Barney Kessel

Barney Kessel

American jazz guitarist
Date of Birth: 17.10.1923
Country: USA

  1. Biography of Barney Kessel
  2. Early Life
  3. Music Career

Biography of Barney Kessel

Barney Kessel was an American jazz guitarist and representative of the bebop movement. He was a member of many famous jazz ensembles, worked on soundtracks for films and television programs, and was a member of the group of session musicians known as "The Wrecking Crew." His remarkable combination of skill and artistry made Barney Kessel one of the most popular studio electric guitarists in Hollywood.

Barney Kessel

Early Life

Barney Kessel was born on October 17, 1923, in Muskogee, Oklahoma. He was a self-taught guitarist, picking up the instrument at the age of 12 and learning by copying the playing of guitarists he heard on the radio and records. As a high school student, he played with local dance bands until he joined Chico Marx, the older brother of the Marx Brothers comedy team, with whom he toured for about a year.

Barney Kessel

Barney quickly established himself as a talented guitarist and follower of Charlie Christian, one of the pioneers of bebop and cool jazz. In 1939, Charlie Christian came to Oklahoma City just to listen to the playing of the 16-year-old teenager and perform with him. In 1944, Kessel participated in the filming of the short film "Jammin' the Blues" alongside Lester Young (saxophone), Red Callender (tuba), Harry Edison (trumpet), Marlowe Morris (piano), Jo Jones (drums), and others. Barney was the only white performer in the film, so he stayed in the shadows, and his hands were stained with dark berry juice. In 1995, "Jammin' the Blues" was added to the National Film Registry of the United States and preserved in perpetuity in the Library of Congress as a culturally, historically, or aesthetically significant film.

Barney Kessel

Music Career

In February 1947, Kessel recorded at the "Dial Records" recording studio under the direction of saxophonist and composer Charlie Parker on the classic jazz session "Relaxin' at Camarillo," as well as participating in the recording of four albums titled "Charlie Parker on Dial." Thirty musicians worked on the album, recording 89 songs. Between 1947 and 1960, Barney Kessel repeatedly became the "number one guitarist" according to polls in magazines such as Esquire, Down Beat, and Playboy. His reputation among jazz professionals continued to grow, and in 1952, he joined pianist Oscar Peterson's trio (with jazz bassist Ray Brown), embarking on a year-long tour of 14 countries. It should be noted that the guitarist's position in Oscar Peterson's trio was the most challenging job since Peterson loved to play at a dizzying tempo. After Barney left the trio, he was replaced by Herb Ellis.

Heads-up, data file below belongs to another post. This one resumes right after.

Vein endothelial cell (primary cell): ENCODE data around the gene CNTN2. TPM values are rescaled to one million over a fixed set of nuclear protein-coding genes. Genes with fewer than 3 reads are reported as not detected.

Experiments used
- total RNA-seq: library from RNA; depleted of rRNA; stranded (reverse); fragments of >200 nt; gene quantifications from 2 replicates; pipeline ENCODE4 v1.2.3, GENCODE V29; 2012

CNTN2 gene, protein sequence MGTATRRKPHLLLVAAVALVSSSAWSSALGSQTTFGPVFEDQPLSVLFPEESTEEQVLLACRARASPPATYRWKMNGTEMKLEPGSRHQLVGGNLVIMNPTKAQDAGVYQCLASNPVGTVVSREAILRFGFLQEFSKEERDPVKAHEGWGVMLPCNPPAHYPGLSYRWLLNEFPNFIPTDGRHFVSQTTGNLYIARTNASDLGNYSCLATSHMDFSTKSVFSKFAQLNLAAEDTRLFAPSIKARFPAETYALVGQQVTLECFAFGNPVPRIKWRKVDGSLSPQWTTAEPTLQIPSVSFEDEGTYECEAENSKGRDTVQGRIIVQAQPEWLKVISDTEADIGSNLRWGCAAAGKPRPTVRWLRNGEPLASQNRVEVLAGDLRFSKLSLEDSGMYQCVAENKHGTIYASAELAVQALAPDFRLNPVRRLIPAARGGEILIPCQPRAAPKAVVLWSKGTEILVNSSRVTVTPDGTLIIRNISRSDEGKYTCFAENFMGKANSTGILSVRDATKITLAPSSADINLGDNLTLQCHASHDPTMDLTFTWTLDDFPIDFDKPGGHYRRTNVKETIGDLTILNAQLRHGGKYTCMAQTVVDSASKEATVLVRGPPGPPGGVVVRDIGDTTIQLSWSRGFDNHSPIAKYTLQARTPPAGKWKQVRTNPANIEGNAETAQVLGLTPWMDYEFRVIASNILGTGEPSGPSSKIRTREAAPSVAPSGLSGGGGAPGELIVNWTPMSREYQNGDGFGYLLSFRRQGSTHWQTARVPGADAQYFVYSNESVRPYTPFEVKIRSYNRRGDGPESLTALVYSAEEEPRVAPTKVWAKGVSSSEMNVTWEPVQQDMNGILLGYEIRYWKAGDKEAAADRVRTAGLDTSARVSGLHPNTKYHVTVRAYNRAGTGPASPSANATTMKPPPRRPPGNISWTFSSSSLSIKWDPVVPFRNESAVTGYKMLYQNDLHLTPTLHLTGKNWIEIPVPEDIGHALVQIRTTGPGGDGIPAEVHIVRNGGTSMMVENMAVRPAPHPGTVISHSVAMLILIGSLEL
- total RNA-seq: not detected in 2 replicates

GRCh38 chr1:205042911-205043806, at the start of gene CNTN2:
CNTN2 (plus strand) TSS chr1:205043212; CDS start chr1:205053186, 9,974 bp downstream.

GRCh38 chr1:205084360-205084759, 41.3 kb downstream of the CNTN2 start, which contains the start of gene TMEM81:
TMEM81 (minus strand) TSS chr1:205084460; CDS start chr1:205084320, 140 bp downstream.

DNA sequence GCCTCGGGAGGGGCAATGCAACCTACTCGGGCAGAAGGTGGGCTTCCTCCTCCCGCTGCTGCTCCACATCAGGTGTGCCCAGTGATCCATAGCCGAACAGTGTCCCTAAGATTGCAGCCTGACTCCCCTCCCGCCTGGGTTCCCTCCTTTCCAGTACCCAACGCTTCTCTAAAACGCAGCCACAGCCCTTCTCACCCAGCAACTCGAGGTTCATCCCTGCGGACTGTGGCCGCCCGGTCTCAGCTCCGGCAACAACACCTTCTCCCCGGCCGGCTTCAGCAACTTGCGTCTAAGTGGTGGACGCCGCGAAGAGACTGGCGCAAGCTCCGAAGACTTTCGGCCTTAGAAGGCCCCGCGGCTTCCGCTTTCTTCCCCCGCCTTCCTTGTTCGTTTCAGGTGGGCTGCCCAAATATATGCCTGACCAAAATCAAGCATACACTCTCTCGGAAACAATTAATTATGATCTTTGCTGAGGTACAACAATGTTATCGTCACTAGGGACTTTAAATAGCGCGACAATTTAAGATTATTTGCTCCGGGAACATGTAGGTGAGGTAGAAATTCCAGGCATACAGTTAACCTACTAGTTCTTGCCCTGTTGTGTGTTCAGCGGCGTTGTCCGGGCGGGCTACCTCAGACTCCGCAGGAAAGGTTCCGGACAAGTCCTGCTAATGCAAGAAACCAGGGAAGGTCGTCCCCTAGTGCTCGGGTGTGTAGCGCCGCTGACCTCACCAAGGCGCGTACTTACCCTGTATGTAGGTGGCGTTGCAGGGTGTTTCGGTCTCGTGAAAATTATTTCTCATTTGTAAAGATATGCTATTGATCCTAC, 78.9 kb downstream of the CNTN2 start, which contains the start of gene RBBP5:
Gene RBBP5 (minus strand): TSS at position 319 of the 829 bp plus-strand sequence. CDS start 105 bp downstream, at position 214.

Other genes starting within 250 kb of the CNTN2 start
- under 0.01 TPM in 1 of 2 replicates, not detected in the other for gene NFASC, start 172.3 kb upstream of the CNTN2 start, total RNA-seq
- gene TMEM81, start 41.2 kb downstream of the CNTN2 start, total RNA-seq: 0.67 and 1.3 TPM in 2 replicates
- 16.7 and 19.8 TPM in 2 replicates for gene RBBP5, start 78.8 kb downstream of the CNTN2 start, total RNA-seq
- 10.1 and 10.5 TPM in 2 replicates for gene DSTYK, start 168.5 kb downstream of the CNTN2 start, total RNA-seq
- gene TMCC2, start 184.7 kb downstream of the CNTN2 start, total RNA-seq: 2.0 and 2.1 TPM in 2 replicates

Barney Kessel

Kessel is known for his innovative work in guitar trios. In the 1950s, he recorded a series of albums called "The Poll Winners" with Ray Brown and drummer Shelly Manne. Kessel played superbly on the recording of the popular love song "Cry Me a River" performed by Julie London. In addition, his three-volume album "Kessel Plays Standards" contains many of his best works from that time. By the end of the decade, he often played with saxophonist Sonny Rollins, and Kessel's guitar part can be heard in the composition "How High the Moon" from the album "Sonny Rollins And The Contemporary Leaders."

In 1958, Kessel created a jazz arrangement of Georges Bizet's "Carmen" called "Barney Kessel Plays Carmen" and recorded it with pianist Andre Previn. Another famous jazz arrangement by Kessel was a version of the wedding hymn "Here Comes the Bride."

The following decade, Kessel became the most in-demand guitarist in Hollywood and remained so for another 40 years. His guitar can be heard on hundreds of recordings, including popular songs, film soundtracks, and commercials. He worked with Phil Spector, Marlene Dietrich, Fred Astaire, Frank Sinatra, Maurice Chevalier, Elvis Presley, Barbra Streisand, The Beach Boys, The Monkees, and many other artists and groups. In one episode of the television series "Perry Mason," Kessel appeared in a small role as a jazz guitarist named Barney.

In 1961, the American guitar manufacturer Gibson introduced "The Barney Kessel" guitar model and continued production until 1973. One of the unique features of the instruments Kessel played was the combination of a 12-string guitar neck with a mandolin body.

In the 1970s, Kessel lived and performed in Europe for an extended period and conducted his seminar "The Effective Guitarist" around the world. His sons, David and Daniel, followed in their father's footsteps and became session musicians.

Kessel's final performances took place in early 1992 in Australia and New Zealand, preceded by a major tour of the United States, Canada, the United Kingdom, Sweden, Germany, Italy, Portugal, and Japan. On May 26, 1992, Barney Kessel suffered a stroke that greatly weakened his health. He no longer performed and dedicated himself to teaching, releasing an excellent textbook called "The Guitar" and several video courses. The musician passed away on May 6, 2004, from a brain tumor in San Diego, California, at the age of 80.

In Pete Townshend's 1983 album "Scoop," a British rock guitarist and composer, there is an instrumental composition dedicated to Kessel. It is aptly titled "To Barney Kessel."